Even with all that prep, it still took me close to 2 hours to cook the chicken, add it to the sauce that I had dumped into a crock pot for reheating, put the rice on, make the 2 paneer dishes (for clarity: saag paneer and a weird dish one of my friends mentioned liking that doesn’t’ seem to have any actual basis in Indian cuisine that’s just paneer sauteed with onions and cumin seeds) and bake off several naan.  Which leads me to my next point…

Provide entertainment that doesn’t involve you

Yes, the whole point is that you want to spend time with your friends. But, unless you’re making something like dumplings, where you can easily enlist your friends to help you, you’re gonna be alone in the kitchen while your friends hang out without you.  In this case, they played WarioWare on my Switch and played/made fun of this weird foodie trivia game that I had never even bothered to unwrap from its protective plastic that focussed way too much on Julia Child-era cooking shows, wine varietals, and antiquated edicate, all while I listened from the kitchen.  Because my apartment is pretty small, “from the kitchen” means about 5 feet away, so it’s not like I was really feeling that left out.  I was able to break away from cooking every-other question or so to shoot someone a judgemental glare any time they couldn’t get an answer that I assumed was somewhat-common knowledge right. I should also mention that if you know it’s gonna take a while to cook everything, put out some sort of snack, too.  I hadn’t thought about this, and ended up throwing a box of pumpkin spice Twinkies at them.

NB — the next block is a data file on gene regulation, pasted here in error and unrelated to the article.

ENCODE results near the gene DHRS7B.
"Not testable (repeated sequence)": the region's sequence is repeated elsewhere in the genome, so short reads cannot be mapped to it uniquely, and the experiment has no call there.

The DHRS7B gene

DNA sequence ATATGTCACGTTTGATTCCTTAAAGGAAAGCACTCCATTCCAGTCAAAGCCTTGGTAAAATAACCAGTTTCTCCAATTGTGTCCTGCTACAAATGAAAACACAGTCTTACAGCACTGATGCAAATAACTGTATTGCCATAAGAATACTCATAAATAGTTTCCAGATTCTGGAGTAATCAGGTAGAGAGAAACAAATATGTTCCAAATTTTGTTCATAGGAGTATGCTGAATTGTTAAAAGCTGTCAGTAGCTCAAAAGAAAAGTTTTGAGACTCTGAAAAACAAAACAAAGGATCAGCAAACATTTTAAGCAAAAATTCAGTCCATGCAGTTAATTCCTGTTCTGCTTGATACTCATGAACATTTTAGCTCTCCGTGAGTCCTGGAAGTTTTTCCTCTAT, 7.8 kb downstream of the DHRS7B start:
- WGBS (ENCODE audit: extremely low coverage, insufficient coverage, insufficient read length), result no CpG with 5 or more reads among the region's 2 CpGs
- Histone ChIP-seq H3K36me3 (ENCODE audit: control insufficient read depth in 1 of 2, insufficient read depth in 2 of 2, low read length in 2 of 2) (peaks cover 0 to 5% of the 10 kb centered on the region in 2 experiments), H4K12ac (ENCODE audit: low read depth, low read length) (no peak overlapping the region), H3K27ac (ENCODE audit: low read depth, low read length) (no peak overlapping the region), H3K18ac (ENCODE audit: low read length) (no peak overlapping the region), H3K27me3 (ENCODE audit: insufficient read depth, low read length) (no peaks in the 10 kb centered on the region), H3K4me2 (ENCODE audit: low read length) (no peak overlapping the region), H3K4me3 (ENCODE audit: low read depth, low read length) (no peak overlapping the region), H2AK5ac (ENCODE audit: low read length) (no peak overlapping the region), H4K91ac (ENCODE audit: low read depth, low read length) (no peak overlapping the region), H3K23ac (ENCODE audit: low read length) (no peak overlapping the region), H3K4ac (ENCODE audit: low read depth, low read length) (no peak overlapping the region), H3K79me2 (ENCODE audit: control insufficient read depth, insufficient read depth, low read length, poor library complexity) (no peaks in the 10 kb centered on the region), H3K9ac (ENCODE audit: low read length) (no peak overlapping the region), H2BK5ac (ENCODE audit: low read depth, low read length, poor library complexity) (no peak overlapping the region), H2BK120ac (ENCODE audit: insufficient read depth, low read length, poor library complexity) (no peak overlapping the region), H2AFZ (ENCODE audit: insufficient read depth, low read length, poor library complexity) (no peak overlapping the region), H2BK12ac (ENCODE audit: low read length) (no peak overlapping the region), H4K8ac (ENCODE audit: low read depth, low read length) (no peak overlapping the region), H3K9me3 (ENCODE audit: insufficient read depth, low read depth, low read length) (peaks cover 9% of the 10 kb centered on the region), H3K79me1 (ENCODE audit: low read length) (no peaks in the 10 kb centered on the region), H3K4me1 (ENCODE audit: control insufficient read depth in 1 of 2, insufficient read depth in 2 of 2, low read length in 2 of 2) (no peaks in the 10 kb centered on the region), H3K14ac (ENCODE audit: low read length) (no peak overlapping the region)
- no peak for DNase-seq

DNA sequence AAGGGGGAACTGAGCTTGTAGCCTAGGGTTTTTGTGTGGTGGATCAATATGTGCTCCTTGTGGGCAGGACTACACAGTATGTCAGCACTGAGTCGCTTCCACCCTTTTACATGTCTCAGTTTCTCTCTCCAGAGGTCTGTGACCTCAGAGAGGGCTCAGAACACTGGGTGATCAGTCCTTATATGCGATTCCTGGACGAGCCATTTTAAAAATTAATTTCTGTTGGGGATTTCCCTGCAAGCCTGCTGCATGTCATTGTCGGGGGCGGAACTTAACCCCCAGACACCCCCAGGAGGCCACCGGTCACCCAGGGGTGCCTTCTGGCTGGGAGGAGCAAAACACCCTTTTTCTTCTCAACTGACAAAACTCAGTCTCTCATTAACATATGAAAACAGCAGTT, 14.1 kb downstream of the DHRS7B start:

I guess this can be avoided by just having them come when the food is ready. I guess. 

Clean as you go

This is pretty much true for any time you cook something, but seriously, the dishes really start to pile up when you’re cooking larger quantities.  This goes double for things like tasting spoons, which I’m normally fine with reusing when I’m cooking for myself, but I will NOT subject my guests to double-dipping.   And take my word for it, you’re gonna want to go into the actual serving of dinner with an empty sink, because after everyone’s left you’ll turn around and be caught completely off-guard by how many dishes have to be done.  

Have fun and be yourself

No, really.  If your friends are anything like my friends, they’ll just be happy to see that one friend from out of town again or at the very least get a free meal.   Like, despite (or because of?) my obsessive planning, when the time came to actually start cooking I felt no pressure to have to go at my usual breakneck line cook pace, because my friends were there to have a fun little evening, and that’s exactly what I gave them.

2 thoughts on “A Millenial’s Guide to Dinner Parties

  1. RJG says:

    pumpkin spice Twinkies *and* (callback to previous article) mysterious Pop-Tarts 😊

    1. Riley Johnson says:

      How could I forget the true guest of honor, mystery pop tarts?